There is, of course, no doubt that newspapers should have the right to print cartoons that some people find offensive. Indeed it goes to the very nature of the political cartoon that it seeks to make a point through exaggeration, distortion and caricature - a process which is, by definition, intended to needle those being criticised, or their supporters. In a free society it is proper that speech, and other forms of expression, should be free. Of course, free societies impose some limits on this, for reasons of public order, or to allow individuals redress through libel laws. But these should remain exceptions, which is why it is good that the Government's Racial and Religious Hatred Bill was this week reined in, and why a jury yesterday felt unable to find the BNP leader Nick Griffin - loathsome though his views may be - guilty of inciting racial hatred. The healthiest reaction to free speech which offends is that those offended have the right to answer back in kind.
But there is an important distinction to be made between having a right and choosing to exercise it. The editor of France Soir had the right to reprint the offending cartoons of the Prophet Mohammed that first caused a stir in the Danish press. But in doing so he was throwing petrol on the flames of a fire that shows every sign of turning into an international conflagration. Palestinian gunmen yesterday surrounded the EU offices in Gaza to demand an apology over the cartoons, and Norway felt forced to close its mission in the West Bank to the public after threats from two militant groups. European products are being boycotted across the Middle East and envoys being recalled all round the world. The owner of France Soir is clearly alarmed; he has sacked the editor responsible - for the realpolitik of journalism is that proprietors have rights too, which include firing editors whose judgements run counter to the views of the paper's owner or its commercial interests. This too was a decision that opens up questions that have vital implications for a democracy.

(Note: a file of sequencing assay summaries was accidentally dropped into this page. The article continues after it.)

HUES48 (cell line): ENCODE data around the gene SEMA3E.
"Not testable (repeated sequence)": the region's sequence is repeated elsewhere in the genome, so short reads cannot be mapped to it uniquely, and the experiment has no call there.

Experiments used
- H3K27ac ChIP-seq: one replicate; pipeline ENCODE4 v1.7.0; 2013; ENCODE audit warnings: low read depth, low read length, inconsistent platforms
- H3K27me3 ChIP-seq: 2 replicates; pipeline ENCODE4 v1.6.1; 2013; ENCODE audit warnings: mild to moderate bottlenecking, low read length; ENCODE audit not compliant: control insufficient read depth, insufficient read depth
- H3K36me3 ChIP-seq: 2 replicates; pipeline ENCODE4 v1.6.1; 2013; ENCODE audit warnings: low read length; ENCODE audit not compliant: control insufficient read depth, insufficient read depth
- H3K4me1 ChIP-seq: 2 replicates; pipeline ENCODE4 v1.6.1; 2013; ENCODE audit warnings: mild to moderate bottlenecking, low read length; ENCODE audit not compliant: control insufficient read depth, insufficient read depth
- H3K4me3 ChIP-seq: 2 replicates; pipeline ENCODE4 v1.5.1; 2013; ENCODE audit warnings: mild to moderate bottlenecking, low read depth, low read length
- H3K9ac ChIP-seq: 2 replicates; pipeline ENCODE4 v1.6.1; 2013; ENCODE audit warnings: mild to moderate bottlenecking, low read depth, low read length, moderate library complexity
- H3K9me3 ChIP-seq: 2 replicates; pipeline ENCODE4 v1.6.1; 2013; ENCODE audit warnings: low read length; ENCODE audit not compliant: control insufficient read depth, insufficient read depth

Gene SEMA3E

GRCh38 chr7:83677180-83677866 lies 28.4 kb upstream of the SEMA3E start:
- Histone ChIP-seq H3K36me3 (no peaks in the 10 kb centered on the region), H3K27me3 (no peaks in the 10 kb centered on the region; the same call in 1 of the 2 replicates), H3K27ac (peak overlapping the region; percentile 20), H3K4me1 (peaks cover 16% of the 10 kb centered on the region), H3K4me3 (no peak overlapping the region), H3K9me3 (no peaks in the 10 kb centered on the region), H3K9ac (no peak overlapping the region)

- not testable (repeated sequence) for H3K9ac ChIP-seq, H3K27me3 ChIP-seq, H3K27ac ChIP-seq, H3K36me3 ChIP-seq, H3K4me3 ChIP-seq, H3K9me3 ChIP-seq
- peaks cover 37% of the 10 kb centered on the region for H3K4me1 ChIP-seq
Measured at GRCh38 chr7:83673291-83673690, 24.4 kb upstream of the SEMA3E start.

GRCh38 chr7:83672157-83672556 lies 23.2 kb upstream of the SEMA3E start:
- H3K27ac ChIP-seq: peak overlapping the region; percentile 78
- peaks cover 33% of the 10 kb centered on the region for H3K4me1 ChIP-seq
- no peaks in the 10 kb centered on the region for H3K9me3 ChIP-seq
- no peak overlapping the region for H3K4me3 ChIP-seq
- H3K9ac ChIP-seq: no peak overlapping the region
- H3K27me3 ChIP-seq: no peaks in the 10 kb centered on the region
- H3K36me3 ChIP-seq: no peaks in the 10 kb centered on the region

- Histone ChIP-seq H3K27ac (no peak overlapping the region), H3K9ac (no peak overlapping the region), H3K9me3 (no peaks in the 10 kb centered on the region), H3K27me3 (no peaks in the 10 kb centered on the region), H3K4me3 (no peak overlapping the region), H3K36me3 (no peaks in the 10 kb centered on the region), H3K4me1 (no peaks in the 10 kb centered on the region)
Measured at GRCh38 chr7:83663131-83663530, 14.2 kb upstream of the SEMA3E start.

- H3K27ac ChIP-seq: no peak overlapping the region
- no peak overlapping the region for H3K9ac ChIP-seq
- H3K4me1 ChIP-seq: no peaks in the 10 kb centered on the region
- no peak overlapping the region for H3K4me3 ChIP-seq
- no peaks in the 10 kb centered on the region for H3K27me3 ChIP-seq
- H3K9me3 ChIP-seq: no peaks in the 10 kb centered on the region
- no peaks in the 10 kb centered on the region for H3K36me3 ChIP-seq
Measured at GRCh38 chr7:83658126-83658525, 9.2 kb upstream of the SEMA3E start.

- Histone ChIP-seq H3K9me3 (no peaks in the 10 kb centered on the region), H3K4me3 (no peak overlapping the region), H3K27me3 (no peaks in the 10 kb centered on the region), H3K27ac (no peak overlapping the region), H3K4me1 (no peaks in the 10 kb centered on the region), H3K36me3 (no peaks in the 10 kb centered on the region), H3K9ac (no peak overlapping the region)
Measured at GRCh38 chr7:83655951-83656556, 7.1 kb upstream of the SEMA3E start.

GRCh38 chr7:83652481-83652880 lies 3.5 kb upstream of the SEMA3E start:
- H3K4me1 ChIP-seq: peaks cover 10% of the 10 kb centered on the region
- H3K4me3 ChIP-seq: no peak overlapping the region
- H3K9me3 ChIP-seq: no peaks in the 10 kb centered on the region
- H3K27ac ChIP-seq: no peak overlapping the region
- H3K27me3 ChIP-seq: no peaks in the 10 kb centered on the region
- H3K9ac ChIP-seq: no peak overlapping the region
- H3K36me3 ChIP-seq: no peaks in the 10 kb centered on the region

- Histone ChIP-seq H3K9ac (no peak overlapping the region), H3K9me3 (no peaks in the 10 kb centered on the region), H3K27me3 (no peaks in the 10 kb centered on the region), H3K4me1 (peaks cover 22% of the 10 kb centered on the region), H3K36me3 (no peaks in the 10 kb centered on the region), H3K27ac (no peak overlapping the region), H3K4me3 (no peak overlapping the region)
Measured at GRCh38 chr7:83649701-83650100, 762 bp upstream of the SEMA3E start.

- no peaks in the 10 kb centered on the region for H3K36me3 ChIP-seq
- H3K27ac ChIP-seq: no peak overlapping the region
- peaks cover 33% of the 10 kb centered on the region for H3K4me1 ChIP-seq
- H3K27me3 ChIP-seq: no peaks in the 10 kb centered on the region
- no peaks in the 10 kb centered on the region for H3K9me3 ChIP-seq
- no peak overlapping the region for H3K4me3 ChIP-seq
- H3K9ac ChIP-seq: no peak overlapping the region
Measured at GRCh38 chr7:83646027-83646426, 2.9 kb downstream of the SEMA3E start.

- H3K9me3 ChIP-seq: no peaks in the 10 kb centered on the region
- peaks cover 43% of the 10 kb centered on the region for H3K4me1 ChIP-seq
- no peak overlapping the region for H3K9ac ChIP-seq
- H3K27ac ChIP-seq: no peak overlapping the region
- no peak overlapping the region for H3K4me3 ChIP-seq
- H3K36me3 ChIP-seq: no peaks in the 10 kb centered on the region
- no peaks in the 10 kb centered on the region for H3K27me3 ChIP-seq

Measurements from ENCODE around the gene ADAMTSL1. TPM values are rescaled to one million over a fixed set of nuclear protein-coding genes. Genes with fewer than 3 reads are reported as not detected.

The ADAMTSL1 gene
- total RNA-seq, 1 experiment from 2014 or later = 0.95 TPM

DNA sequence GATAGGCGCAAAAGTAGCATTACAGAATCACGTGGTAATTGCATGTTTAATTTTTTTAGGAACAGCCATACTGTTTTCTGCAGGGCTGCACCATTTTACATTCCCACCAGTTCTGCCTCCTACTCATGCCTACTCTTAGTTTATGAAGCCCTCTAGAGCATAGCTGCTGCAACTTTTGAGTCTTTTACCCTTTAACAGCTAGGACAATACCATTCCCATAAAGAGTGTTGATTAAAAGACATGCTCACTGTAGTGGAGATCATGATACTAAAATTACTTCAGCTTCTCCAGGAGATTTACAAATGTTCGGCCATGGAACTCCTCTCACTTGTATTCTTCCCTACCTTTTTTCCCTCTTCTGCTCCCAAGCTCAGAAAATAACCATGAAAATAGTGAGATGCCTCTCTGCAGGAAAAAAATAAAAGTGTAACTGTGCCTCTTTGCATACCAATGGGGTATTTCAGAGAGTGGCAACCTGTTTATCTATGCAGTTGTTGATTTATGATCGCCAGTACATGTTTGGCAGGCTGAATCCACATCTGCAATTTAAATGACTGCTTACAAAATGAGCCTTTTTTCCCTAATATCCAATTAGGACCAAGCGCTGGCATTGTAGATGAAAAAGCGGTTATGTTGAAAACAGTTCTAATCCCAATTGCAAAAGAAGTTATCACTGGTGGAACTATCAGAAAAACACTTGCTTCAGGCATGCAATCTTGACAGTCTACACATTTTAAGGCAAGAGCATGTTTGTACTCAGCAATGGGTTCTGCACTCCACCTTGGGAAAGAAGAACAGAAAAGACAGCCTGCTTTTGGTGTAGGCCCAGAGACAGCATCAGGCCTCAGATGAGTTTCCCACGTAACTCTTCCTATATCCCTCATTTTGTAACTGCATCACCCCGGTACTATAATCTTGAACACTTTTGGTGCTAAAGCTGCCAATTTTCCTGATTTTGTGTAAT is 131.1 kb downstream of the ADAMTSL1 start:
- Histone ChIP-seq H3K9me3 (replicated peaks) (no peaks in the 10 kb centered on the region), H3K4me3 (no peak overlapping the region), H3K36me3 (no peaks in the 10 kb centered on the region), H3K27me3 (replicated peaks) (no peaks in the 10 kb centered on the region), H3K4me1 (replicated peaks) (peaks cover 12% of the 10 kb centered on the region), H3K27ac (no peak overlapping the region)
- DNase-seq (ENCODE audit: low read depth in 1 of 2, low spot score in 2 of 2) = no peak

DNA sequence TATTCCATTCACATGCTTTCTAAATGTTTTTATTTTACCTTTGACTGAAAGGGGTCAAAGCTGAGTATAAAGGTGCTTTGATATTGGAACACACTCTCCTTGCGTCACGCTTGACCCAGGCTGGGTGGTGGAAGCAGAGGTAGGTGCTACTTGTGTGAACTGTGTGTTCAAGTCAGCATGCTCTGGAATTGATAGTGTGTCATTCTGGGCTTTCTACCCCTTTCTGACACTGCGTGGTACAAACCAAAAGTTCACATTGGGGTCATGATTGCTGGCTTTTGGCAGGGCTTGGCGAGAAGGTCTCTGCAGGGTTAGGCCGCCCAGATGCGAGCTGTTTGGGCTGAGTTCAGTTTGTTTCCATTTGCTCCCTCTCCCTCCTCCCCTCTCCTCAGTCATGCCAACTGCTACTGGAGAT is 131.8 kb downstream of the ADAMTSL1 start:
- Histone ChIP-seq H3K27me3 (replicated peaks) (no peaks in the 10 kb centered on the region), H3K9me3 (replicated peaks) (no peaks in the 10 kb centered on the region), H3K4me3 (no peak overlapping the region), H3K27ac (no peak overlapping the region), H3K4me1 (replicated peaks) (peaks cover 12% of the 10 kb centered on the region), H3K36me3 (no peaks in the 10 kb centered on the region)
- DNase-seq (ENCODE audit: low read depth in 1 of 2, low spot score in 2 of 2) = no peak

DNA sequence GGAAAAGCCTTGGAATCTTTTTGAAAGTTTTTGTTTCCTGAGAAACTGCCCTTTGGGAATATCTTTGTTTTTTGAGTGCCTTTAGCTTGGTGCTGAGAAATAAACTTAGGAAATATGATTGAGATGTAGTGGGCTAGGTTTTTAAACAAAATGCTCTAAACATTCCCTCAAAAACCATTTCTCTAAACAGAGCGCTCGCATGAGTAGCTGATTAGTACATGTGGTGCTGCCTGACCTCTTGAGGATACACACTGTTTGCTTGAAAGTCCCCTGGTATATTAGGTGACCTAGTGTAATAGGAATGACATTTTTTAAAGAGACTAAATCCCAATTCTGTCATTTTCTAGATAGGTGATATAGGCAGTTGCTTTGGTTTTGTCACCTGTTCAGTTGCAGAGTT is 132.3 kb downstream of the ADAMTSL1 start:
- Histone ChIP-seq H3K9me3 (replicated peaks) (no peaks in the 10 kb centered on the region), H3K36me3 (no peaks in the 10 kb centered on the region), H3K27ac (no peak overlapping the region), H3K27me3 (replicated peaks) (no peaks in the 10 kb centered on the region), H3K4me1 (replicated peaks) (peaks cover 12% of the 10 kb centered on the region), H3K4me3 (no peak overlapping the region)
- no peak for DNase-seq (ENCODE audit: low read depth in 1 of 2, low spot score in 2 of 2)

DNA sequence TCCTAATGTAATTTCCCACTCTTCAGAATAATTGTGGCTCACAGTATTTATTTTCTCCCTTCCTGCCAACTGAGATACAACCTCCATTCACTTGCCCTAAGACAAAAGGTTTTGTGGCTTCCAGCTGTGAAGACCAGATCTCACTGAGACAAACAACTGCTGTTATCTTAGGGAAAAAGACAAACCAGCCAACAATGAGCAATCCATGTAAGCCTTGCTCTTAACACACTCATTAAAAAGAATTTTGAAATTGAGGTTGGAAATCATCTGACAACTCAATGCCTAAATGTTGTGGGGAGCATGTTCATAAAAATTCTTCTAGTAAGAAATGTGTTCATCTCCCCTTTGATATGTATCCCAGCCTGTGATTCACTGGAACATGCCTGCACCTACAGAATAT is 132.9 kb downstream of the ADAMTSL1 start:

It is facile, in so complex a situation, to seek refuge in simple statements about the rights of a free press. Most difficult decisions are not between right and wrong. They are between competing rights. There is a right to exercise an uncensored pen. But there is also a right for people to exist in a secular pluralist society without feeling as alienated, threatened and routinely derided as many Muslims now do. To elevate one right above all others is the hallmark of a fanatic.
When rights conflict, a mature society talks about responsibilities, and how these should balance against rights. Yes, there is a right to see the offending cartoons, if only to form one's own judgement about the gravity of the offence. But most people have sufficient imagination to conceive what these particular cartoons show without the need to reprint them in a way guaranteed to give further offence to a group whose religious tradition forbids any image of Mohammed. Newspapers ignorant of such a fact do no service to their readers.
The balance here is not in favour of rights but of respect. To reprint the cartoons as a gesture of solidarity with free speech would be disproportionate. To publish them to teach Muslims a lesson about the values of a secular society would be, ultimately, little more than a publicity-seeking stunt - and one that is gratuitously offensive and, ultimately, rather juvenile.
The right to free expression is one that this newspaper defends uncompromisingly. But it would be false to present this solely as a debate about freedom of speech. The media have responsibilities as well as rights. There is a deceptive borderline between controversial and irresponsible journalism. Especially in these troubled times, we all must take care that it is not crossed.Reuse content